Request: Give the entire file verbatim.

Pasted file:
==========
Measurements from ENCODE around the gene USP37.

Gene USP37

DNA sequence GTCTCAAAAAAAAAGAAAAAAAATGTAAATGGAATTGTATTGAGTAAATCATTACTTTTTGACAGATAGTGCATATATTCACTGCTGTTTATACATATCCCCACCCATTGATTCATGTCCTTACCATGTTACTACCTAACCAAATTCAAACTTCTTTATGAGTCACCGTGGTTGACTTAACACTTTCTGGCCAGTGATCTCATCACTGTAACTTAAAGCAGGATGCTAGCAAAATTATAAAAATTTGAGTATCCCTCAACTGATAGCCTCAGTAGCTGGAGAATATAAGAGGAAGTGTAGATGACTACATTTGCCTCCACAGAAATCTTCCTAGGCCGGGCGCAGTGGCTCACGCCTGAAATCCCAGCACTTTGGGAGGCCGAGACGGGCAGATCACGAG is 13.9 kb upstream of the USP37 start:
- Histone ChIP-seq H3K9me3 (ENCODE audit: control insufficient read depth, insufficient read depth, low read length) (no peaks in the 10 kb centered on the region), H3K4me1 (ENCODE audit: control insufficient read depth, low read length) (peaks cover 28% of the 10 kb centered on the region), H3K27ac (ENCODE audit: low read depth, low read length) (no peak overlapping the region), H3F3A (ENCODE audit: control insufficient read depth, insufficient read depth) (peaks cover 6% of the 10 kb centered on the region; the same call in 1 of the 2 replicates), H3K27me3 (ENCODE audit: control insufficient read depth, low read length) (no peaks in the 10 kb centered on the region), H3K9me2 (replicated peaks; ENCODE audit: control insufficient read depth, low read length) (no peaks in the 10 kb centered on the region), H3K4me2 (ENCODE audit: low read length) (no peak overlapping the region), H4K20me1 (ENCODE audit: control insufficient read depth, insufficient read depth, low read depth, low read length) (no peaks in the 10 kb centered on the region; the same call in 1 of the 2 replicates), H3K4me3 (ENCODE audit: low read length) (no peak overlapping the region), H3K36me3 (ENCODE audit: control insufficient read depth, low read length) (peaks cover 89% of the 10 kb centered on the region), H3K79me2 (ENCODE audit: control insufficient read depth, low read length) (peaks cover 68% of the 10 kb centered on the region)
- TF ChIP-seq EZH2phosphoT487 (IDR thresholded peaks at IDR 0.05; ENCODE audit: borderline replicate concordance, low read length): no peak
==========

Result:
Measurements from ENCODE around the gene USP37.

Gene USP37

DNA sequence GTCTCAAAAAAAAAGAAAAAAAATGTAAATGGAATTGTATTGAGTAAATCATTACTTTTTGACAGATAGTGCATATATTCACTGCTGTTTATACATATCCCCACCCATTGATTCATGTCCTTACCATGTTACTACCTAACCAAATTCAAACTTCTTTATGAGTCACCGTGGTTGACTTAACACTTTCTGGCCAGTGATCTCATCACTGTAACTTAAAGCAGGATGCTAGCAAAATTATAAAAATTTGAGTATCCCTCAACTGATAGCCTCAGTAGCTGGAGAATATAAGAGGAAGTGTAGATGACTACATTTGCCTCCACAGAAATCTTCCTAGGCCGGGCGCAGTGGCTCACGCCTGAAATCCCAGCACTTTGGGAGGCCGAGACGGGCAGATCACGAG is 13.9 kb upstream of the USP37 start:
- Histone ChIP-seq H3K9me3 (ENCODE audit: control insufficient read depth, insufficient read depth, low read length) (no peaks in the 10 kb centered on the region), H3K4me1 (ENCODE audit: control insufficient read depth, low read length) (peaks cover 28% of the 10 kb centered on the region), H3K27ac (ENCODE audit: low read depth, low read length) (no peak overlapping the region), H3F3A (ENCODE audit: control insufficient read depth, insufficient read depth) (peaks cover 6% of the 10 kb centered on the region; the same call in 1 of the 2 replicates), H3K27me3 (ENCODE audit: control insufficient read depth, low read length) (no peaks in the 10 kb centered on the region), H3K9me2 (replicated peaks; ENCODE audit: control insufficient read depth, low read length) (no peaks in the 10 kb centered on the region), H3K4me2 (ENCODE audit: low read length) (no peak overlapping the region), H4K20me1 (ENCODE audit: control insufficient read depth, insufficient read depth, low read depth, low read length) (no peaks in the 10 kb centered on the region; the same call in 1 of the 2 replicates), H3K4me3 (ENCODE audit: low read length) (no peak overlapping the region), H3K36me3 (ENCODE audit: control insufficient read depth, low read length) (peaks cover 89% of the 10 kb centered on the region), H3K79me2 (ENCODE audit: control insufficient read depth, low read length) (peaks cover 68% of the 10 kb centered on the region)
- TF ChIP-seq EZH2phosphoT487 (IDR thresholded peaks at IDR 0.05; ENCODE audit: borderline replicate concordance, low read length): no peak